|Volume: 01, Issue: 20||12/30/2003|
Tune in for Live NASA Coverage of Mars and Comet MissionsAs the world marks the beginning of 2004, two thrilling scientific missions will come into the limelight. On Jan. 2, NASA's Stardust spacecraft will have a close encounter with comet Wild 2, deploying a collector to catch particles for return to Earth. The very next day, on Jan. 3, NASA's Mars Exploration Rover Project will deliver the first mobile laboratory to the surface of Mars. The rover will perform robotic geological fieldwork that may reveal a history of water on Mars.
Engineers at NASA's Jet Propulsion Laboratory (JPL), Pasadena, Calif., have navigated the first rover, Spirit, to arrive at Mars at approximately 11:35 p.m. EST Jan. 3. Three weeks later, the second rover, Opportunity, will reach the Meridiani Planum, a region containing exposed deposits of a mineral that usually forms under watery conditions. Information about the Mars Exploration Rover mission is available online at:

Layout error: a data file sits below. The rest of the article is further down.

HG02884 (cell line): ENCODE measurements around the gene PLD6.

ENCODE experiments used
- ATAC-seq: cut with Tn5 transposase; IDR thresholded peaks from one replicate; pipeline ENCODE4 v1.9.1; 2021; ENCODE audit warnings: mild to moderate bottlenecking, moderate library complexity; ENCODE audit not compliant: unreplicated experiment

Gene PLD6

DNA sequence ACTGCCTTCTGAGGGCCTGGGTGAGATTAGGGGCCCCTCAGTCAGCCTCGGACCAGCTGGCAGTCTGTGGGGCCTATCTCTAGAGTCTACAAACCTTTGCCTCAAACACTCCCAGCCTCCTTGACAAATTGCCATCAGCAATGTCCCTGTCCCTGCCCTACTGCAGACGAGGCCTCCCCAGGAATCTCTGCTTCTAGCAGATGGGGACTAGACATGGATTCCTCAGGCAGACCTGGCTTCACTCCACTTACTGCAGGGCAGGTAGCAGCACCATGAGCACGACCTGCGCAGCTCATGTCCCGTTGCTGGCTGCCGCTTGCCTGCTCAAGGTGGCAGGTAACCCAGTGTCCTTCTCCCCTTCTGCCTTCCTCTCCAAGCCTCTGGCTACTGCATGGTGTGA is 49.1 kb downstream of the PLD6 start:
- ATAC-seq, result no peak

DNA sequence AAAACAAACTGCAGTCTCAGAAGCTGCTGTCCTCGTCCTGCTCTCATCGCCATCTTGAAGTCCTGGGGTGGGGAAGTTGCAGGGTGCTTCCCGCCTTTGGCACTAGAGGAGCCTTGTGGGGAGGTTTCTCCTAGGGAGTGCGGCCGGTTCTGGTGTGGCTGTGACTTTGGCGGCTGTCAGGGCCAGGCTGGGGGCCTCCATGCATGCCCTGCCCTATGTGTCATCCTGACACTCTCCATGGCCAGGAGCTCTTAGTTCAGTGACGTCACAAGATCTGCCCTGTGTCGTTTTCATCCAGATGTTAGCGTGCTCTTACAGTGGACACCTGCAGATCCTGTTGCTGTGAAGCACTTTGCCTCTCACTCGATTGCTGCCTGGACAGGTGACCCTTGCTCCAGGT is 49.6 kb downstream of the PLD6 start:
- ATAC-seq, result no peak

Press conferences will be conducted at JPL beginning Dec. 30, 2003, on the Stardust and Mars missions. Information about both missions is available at:
Briefing Schedule (ALL TIMES EST):
Tuesday, Dec. 30
Friday, Jan. 2
Saturday, Jan. 3
Sunday, Jan. 4
NASA TV will provide extensive mission coverage. NASA TV is available on AMC-9, transponder 9C, C-Band, located at 85 degrees west longitude. The frequency is 3880.0 MHz. Polarization is vertical, and audio is monaural at 6.80 MHz. Audio only of coverage is available by calling 321-867-1220/1240/1260/7135. For the NASA TV schedule, visit:
JPL, a division of the California Institute of Technology located in Pasadena, manages the Mars Exploration Rover project for NASA's Office of Space Science in Washington.
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